A Bit of Jewelry Trivia for Beginning Filipino Jewelry Collectors

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Here we'll just briefly discuss some of the commonly misunderstood concepts observed in the local trade. Now, certain people may already be aware of these, but it seems that every now and then some people express confusion regarding what many terms mean, and what they don't mean. This short article should give you a bit of insight (and trivia) about gemstones and jewelry.


1. 'Emerald Cut' refers to a specific cutting style and shape, not necessarily or specifically to the emerald gemstone itself. Most diamond collectors may be familiar with the popular term 'emerald cut', but some people are not aware that this term refers to how a gemstone (diamond or any other) is fashioned and polished into a rectangular shape with step-cut (four sided) facets on its body. Emeralds themselves, are very often cut in this rectangular style, because of the way their crystals grow, and the intention of gem cutters to save the most weight. Today, many other gemstones, such as aquamarine, diamond, amethyst and quartz are frequently fashioned as 'emerald cuts'. This specific cutting style is well suited for stones of high clarity, or stones that tend to form elongated or columnar in nature.


2. Rubellite is not ruby. We've come across a few parties that previously believed rubellite to be a form or type of ruby. This is simply not true. Rubellite is a trade named color variety for red to pinkish red tourmaline. Both tourmaline and ruby maintain very differnet gemological properties, and prices. Ruby is traditionally much more expensive than rubellite tourmaline, given a situation where color intensity and clarity levels are generally equal.


3. The term 'synthetic' is different from the term 'imitation' or 'simulant'. A synthetic gem refers to a man-made counterpart of that gem, with the same essential crystal structure and chemistry. A synthetic diamond, is still made of carbon, crystallized in the cubic crystal system for example. This is in stark contrast to an imitation gem (also called a simulant gem). An imitation gem merely looks like the gem it is trying to copy. Moissanite for example, is an imitation of diamond, as it is made of silicon carbide instead of pure carbon. It also grows in a different crystal system.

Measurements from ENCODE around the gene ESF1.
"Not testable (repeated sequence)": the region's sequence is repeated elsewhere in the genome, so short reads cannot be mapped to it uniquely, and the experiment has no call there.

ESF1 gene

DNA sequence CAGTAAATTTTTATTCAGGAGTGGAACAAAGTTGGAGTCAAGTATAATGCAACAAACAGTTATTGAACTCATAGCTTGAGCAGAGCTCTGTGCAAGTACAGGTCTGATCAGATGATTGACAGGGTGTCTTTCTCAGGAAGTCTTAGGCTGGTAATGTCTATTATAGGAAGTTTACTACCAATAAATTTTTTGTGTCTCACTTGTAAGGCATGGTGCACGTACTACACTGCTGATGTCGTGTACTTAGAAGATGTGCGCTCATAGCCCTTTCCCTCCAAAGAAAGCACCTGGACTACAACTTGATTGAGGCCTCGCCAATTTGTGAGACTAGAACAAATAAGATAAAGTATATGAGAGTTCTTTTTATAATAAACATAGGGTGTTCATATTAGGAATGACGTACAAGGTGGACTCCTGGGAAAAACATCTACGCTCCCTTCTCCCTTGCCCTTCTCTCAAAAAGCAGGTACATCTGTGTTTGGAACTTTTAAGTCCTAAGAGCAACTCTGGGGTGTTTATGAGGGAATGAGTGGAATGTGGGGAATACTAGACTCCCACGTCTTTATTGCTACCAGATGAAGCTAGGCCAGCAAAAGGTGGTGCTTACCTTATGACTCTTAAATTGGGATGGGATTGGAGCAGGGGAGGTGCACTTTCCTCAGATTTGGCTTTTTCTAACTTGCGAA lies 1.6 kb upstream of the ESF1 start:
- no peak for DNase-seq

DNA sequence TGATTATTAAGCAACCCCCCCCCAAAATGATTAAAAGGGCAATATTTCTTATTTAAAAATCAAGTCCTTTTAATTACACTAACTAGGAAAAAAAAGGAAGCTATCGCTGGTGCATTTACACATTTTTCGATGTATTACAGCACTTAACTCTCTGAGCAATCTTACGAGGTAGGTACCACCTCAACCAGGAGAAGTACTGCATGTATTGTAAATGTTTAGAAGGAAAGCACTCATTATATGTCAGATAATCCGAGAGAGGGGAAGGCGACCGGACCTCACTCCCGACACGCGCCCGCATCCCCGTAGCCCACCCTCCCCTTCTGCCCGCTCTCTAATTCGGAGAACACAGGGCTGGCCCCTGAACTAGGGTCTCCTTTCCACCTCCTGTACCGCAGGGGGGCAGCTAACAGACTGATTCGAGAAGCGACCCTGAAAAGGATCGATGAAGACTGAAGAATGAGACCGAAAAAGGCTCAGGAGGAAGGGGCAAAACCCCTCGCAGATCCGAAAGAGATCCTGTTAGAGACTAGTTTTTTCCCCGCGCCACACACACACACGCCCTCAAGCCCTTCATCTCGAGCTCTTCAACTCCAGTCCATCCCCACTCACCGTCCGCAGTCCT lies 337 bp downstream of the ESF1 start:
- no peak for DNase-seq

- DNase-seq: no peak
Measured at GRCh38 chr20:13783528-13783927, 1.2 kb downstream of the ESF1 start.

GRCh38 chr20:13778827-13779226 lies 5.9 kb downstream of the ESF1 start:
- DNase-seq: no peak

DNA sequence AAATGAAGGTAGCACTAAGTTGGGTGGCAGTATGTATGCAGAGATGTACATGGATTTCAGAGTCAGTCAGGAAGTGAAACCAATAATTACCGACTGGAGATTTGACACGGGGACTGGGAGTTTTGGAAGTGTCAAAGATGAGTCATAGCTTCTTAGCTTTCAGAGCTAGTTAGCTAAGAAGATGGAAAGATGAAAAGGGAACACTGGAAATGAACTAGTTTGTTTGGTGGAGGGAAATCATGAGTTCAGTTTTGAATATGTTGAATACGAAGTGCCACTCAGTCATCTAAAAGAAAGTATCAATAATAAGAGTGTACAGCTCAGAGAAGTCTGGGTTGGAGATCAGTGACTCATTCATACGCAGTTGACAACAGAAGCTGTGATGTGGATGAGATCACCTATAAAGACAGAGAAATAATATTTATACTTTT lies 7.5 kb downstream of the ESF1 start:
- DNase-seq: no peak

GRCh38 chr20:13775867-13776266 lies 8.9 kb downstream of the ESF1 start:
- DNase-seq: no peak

4. Cultured Pearls, not wild pearls, comprise a majority of all middle to high-end pearl jewelry collections in the country. Some people are not aware that over 99% of all pearls used in the jewelry industry today (especially the mid-to-high ranges) are actually cultured pearls. Cultured south sea pearls for example, are among the most expensive pearl items you can procure, with some necklaces costing hundreds of thousands of dollars. For pearls there are three categories you have to be familiar with. Imitation pearls, cultured pearls and wild-caught pearls. Imitation pearls are simply simulant items usually made of plastic or glass coated with iridescent substances. Cultured pearls and wild-caught pearls both come from actual live animals (mollusks, oysters etc), but a cultured pearl means that man has assisted the developmental stage by putting either a piece of mantle tissue or a shell-bead nucleus inside the mollusk in order for it to coat with nacre over long periods of time- to eventually form a pearl. The nacre layers are still organically produced by the same animal. Wild-caught pearls statistically speaking, are rare coincidences in nature today, and almost never come in large enough symmetrical shapes (round, oval etc.). The vast majority of fine pearl jewelry makes use of cultured pearls. (This statement does not apply for giant clam pearls, which we do not currently test at the laboratory).